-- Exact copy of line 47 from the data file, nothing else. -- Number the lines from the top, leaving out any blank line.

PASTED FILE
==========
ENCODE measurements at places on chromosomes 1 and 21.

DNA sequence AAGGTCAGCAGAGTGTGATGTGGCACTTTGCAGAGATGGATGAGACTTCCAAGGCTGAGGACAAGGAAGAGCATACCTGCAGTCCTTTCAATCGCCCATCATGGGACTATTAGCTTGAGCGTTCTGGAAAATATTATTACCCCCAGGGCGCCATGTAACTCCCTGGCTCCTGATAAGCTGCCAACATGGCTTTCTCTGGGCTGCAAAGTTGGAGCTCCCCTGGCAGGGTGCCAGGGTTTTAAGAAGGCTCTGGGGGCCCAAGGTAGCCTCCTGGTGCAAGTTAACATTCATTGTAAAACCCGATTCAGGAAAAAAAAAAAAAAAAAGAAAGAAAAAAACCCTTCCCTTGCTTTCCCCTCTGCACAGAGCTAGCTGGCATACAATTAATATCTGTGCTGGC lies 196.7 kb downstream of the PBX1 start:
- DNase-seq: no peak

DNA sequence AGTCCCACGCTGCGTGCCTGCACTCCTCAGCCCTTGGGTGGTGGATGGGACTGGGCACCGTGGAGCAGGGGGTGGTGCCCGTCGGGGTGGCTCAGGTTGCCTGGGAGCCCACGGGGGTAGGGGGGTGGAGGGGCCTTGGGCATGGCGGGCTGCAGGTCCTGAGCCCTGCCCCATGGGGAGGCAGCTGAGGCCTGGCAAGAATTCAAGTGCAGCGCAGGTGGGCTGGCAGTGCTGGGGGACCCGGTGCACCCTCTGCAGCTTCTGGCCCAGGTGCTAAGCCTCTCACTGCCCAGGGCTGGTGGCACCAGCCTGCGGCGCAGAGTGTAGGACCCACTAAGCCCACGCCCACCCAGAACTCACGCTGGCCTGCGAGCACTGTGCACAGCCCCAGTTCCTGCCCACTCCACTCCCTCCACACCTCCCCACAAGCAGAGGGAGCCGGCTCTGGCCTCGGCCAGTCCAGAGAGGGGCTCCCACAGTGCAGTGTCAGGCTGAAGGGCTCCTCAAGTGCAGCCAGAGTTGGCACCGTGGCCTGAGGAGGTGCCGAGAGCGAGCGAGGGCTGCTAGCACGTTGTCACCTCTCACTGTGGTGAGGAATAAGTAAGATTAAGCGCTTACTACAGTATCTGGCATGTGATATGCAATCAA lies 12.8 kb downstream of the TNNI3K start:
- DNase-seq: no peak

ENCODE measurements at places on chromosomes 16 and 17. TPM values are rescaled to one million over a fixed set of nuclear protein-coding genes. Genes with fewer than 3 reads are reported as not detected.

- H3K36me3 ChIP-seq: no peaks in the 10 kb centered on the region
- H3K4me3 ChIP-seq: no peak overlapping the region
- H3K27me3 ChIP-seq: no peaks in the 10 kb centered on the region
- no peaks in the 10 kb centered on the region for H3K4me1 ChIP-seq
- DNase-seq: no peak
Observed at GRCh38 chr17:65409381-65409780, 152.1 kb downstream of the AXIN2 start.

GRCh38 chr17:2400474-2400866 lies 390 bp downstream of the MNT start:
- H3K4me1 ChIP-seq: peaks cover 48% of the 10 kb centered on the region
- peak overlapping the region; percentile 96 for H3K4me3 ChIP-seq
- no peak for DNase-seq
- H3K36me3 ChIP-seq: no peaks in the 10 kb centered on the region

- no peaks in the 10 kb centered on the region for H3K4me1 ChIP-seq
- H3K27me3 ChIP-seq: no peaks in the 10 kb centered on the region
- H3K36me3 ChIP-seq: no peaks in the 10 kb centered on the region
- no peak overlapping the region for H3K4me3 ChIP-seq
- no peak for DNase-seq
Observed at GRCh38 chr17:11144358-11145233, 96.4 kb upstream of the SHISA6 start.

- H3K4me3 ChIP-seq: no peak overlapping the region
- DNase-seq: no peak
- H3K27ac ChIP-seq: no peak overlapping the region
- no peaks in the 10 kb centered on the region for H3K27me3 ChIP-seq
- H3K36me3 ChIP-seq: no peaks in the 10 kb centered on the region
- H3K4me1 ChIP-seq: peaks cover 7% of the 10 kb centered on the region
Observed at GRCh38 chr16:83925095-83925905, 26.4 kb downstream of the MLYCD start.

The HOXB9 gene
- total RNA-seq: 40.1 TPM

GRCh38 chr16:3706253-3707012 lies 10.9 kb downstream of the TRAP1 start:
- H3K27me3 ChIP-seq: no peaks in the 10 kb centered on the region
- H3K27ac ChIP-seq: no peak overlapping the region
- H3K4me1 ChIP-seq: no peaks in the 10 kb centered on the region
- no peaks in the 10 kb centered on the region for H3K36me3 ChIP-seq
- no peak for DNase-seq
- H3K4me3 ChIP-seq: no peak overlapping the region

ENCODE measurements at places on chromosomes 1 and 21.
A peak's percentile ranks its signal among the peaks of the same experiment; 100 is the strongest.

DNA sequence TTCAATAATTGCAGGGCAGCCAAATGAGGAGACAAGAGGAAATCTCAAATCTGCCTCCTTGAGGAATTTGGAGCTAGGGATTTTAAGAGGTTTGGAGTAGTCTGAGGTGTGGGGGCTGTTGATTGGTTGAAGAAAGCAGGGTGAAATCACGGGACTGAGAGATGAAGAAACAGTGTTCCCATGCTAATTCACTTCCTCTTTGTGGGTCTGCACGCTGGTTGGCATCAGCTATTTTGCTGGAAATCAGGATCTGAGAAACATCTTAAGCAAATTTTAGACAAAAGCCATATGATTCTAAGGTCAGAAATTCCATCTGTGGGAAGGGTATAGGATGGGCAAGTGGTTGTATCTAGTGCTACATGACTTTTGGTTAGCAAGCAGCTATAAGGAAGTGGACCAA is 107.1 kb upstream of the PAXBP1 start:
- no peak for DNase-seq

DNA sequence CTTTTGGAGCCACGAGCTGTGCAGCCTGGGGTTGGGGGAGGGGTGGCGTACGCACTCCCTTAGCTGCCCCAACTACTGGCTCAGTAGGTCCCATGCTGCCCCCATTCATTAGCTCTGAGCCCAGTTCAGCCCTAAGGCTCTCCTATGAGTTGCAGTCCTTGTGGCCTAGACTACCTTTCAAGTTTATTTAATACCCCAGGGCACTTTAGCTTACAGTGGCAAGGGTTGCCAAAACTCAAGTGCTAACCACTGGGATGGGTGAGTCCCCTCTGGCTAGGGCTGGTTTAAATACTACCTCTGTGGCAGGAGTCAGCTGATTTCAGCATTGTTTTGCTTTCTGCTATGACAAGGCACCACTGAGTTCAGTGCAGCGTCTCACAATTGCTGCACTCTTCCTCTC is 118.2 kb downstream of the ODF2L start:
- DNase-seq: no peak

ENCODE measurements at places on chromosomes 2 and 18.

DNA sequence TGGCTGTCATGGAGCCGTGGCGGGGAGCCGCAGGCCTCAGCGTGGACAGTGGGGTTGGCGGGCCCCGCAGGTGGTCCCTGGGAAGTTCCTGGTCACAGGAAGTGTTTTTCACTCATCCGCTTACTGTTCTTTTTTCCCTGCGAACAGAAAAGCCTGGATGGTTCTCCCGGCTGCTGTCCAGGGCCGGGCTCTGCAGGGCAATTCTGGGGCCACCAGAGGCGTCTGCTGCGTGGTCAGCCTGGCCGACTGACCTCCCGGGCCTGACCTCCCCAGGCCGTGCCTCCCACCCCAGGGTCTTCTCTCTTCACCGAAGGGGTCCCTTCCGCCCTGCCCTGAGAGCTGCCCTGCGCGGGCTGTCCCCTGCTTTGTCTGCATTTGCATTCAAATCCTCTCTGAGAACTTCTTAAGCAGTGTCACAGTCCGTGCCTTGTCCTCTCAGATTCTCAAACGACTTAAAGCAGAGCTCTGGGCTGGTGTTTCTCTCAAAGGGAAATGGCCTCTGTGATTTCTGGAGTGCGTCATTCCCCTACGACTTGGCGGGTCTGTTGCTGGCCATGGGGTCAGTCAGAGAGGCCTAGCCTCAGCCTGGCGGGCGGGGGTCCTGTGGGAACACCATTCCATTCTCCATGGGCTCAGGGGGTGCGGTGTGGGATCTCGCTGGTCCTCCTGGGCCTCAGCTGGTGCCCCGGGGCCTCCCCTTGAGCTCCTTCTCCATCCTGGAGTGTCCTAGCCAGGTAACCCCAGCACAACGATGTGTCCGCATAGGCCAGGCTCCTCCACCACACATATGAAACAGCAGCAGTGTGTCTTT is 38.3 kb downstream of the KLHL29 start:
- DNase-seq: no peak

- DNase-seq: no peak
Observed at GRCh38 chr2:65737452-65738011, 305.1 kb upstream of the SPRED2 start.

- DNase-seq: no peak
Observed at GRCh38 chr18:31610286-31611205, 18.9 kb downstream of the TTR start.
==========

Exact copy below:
DNA sequence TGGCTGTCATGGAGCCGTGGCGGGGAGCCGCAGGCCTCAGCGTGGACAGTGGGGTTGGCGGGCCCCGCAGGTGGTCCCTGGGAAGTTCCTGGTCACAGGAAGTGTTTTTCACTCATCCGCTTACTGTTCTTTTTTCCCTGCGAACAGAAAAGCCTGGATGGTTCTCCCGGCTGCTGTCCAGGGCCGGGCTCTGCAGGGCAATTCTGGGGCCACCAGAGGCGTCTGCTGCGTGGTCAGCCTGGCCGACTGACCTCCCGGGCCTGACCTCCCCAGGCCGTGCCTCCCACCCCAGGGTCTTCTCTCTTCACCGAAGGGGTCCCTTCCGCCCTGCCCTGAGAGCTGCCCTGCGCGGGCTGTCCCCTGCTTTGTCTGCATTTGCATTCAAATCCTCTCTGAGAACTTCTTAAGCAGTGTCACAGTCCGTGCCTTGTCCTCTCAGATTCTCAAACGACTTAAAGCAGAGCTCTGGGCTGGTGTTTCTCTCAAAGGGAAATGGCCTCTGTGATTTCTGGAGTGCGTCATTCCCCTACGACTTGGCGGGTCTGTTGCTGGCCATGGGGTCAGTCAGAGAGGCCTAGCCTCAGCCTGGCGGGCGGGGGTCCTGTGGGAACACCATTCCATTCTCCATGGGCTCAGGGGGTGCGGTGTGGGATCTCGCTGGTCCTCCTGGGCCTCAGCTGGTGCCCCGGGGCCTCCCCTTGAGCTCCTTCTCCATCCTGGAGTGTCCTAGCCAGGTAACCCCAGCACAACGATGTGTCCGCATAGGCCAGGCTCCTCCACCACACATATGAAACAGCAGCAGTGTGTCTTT is 38.3 kb downstream of the KLHL29 start: